the highs and lows of solitude

So, I had lunch with my colleagues on Wednesday. Major wow. Because, me, lunch, with colleagues. Me, a hermit who’d usually rather have lunch with a book and my mp3 for company. And you know, it was nerve-wracking, yes, but it wasn’t half-bad. I managed to converse (occasionally) with the three of them without appearing like a weirdo or a fool. I looked almost normal.

And last night, my relatives came over and I actually sat in the living room (for a short while) and engaged in a conversation with them that wasn’t half-awkward.

I like to think I’m able to handle social situations with grace and ease, and everyone I meet falls under my spell and adore my charming, endearing self – and even if they don’t like me, that I don’t care because I’m too comfortable in my skin to care about a few haters. But of course, that isn’t true. The truth is, I worry  too much about how I’m perceived by people. Sure, it’s easy to think that I’m beyond caring about what others think about me. But I’m always too worried about whether I’m too boring or weird or idiotic company, or whether people would rather hang out with someone other than me. And as a result, I clam up. I run a million conversation starters and topics through my head and gun down every one of them because they’re too boring, weird or idiot (as above). And then my silence makes the people around me even more uncomfortable because, why is this strange girl not talking? Is she bored, tired, stuck-up, or just plain rude? The whole process of hanging out then becomes equally painful for every party.

People think I’m too standoffish, and I guess that’s true. But it’s not because I dislike them enough not to want to talk to them, but because I don’t know what to say. It sometimes gets tiring, worrying so much about what others think. But I can’t help it. I think too much. Everyone who knows me tells me that.

I find it easier to convey my thoughts (and personality) in words. You get to think through them (see, again with the thinking – which, in itself, isn’t a bad thing, but nothing is ever in itself, is it?) before you put them out there to be carried by the wind, never to be retrieved again.

I used to be normal enough with company, back when I was in secondary school and junior college, and I saw so many people my age everyday. Making friends isn’t difficult for me, but maintaining a friendship is the tricky bit. Because it’s easy for people to decide you’re too much trouble (more trouble than you’re worth) and walk out of your life. Especially when they aren’t even related to you. It’s so easy for people not to make the effort to meet up or hang out and let the friendship fizzle out.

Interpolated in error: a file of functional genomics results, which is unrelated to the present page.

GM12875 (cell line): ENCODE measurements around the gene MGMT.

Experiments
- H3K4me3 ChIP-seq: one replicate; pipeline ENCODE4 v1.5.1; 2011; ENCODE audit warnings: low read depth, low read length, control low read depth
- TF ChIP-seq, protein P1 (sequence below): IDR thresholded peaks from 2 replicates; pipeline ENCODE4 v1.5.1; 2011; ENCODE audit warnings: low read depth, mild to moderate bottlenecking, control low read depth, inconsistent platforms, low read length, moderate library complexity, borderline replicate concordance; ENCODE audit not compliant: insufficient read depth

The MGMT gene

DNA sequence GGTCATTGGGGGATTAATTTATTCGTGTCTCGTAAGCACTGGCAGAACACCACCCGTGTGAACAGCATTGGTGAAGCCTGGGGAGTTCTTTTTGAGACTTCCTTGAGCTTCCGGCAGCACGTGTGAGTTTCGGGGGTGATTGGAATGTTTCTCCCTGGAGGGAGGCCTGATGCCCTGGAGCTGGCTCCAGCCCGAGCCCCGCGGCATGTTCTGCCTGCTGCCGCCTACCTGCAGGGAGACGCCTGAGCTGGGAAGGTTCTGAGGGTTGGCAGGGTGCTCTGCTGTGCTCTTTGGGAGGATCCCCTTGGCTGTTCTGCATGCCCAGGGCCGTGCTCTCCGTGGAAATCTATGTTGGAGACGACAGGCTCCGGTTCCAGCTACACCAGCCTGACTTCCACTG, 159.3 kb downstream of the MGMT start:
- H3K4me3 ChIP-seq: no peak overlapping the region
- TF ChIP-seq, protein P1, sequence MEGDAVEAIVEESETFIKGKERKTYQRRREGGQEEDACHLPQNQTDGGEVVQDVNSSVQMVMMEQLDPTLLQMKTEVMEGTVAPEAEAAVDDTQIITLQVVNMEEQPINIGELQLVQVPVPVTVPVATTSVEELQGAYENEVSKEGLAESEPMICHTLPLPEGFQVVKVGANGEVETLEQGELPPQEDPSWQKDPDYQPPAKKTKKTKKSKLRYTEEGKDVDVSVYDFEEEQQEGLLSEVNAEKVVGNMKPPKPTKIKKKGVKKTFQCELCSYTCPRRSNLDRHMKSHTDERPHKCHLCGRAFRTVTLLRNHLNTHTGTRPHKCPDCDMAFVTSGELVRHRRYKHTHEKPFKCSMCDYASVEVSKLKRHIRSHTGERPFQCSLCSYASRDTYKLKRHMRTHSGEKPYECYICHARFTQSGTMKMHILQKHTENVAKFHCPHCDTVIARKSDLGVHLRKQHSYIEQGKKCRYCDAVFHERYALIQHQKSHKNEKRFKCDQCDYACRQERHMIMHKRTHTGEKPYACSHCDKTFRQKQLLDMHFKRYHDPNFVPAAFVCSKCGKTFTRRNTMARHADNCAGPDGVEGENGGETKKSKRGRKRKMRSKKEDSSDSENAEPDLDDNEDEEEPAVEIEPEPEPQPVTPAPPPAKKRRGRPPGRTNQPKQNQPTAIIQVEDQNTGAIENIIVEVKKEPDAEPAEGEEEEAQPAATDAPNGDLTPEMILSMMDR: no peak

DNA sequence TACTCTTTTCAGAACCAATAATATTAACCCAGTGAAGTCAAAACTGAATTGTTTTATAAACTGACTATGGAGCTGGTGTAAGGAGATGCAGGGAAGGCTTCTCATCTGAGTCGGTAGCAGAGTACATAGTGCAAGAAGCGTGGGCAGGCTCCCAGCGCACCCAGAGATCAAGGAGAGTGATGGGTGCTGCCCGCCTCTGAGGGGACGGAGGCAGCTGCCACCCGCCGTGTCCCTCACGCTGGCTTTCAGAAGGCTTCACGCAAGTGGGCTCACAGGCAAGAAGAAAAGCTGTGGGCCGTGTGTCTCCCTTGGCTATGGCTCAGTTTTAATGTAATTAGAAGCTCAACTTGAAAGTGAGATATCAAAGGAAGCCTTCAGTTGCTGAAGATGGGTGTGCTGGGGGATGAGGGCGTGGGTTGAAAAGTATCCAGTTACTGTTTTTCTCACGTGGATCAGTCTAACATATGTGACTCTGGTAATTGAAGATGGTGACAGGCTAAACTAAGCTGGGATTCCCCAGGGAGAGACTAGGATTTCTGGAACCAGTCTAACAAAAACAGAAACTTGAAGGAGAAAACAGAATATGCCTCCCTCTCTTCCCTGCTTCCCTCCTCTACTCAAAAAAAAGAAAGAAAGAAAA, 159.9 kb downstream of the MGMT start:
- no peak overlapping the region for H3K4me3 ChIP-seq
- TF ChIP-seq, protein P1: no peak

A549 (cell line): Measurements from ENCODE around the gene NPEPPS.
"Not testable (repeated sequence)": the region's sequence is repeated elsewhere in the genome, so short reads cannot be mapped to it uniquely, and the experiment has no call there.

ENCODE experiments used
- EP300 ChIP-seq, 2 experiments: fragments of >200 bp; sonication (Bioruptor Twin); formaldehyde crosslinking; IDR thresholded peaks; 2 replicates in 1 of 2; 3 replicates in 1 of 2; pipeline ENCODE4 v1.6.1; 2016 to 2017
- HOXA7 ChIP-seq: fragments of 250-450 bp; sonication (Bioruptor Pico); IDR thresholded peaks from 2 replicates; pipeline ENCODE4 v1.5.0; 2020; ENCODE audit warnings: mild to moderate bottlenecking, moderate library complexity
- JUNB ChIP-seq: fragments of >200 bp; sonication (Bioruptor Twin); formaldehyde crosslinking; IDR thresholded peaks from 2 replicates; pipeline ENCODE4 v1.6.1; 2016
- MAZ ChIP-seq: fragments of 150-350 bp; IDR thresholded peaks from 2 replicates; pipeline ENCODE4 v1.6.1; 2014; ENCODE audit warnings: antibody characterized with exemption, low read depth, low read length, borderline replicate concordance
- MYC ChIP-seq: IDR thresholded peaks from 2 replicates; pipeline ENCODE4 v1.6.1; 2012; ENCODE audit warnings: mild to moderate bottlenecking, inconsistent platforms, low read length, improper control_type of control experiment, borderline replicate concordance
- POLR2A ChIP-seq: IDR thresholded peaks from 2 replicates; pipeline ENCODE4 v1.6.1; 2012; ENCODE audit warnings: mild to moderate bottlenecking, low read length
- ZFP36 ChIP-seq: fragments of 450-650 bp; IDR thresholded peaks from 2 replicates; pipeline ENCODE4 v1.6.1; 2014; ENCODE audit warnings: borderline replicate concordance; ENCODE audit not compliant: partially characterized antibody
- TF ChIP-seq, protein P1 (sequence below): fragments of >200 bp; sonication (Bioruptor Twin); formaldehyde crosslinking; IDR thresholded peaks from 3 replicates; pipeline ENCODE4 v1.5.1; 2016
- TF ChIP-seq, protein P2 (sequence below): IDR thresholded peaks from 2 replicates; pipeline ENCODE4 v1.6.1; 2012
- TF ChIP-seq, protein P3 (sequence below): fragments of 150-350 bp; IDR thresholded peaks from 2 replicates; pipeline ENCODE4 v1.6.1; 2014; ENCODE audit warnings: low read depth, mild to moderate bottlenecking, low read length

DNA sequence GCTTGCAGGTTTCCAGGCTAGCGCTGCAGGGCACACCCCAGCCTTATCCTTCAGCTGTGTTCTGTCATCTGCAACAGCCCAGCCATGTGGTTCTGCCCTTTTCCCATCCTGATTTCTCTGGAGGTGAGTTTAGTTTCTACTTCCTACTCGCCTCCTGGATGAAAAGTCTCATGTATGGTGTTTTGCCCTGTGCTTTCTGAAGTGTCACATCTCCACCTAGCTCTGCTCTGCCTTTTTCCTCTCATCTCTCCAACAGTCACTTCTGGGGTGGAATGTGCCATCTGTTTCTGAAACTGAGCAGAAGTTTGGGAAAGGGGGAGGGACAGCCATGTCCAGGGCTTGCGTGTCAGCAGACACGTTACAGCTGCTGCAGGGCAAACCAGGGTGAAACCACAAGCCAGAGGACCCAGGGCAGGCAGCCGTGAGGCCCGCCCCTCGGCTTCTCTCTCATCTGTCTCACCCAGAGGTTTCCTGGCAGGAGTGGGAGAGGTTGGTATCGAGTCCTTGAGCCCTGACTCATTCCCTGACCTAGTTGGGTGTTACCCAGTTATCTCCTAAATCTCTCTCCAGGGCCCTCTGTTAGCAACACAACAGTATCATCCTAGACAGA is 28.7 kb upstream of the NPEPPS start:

After junior college, when daily social interaction wasn’t a must (and also because my closest friends were in polytechnic, and were still schooling while I was free of it), I had more me-time than I ever had in my life. I got used to the idea of walking around town alone, watching a movie alone, shopping alone, having lunch alone… You get the idea. That wasn’t a bad thing, per se. Because I had things to do. Like writing the novel I had always wanted to write but was too busy with exams to do so. In those couple of months till the end of 2008, I completed my first standalone novel (that I don’t feel the urge to burn upon reading) When the Lilies Turn Orange. Then, it just got easier and easier to be alone – I didn’t feel like a loser hanging out with myself. In fact, it was liberating to be unencumbered by company. I could go wherever I liked at any time I pleased without having to consult my company or taking into account what anyone else wanted to do or go, and when.

And that was the start of my solitary lifestyle.

When I entered university, having a co-curricular activity wasn’t mandatory, so I wasn’t too active in school. And I didn’t go for orientation activities, a decision I don’t regret even now, because the idea of travelling all the way to school just to play pointless games for three whole days and cheer for your tribe or whatever still doesn’t appeal to me. Also, given that everyone basically takes different modules every semester, it’s hard to find (and keep) a solid group of friends in school or form friendships that will last for life. In my experience, that is. My closest group(s) of friends are still those I’ve made in secondary school and junior college.

Before you start thinking I’m a misanthrope, though, I’ll state that I don’t hate people or mankind, in general. They’re mostly nice enough upon first encounter. It’s just that they occasionally get tiring to be around, with their own judgements about you, their own value systems and opinions and preferences and expectations of you and their demands. Most of the time people are fine. Sometimes, it’s just easier being alone. With a book and an mp3.

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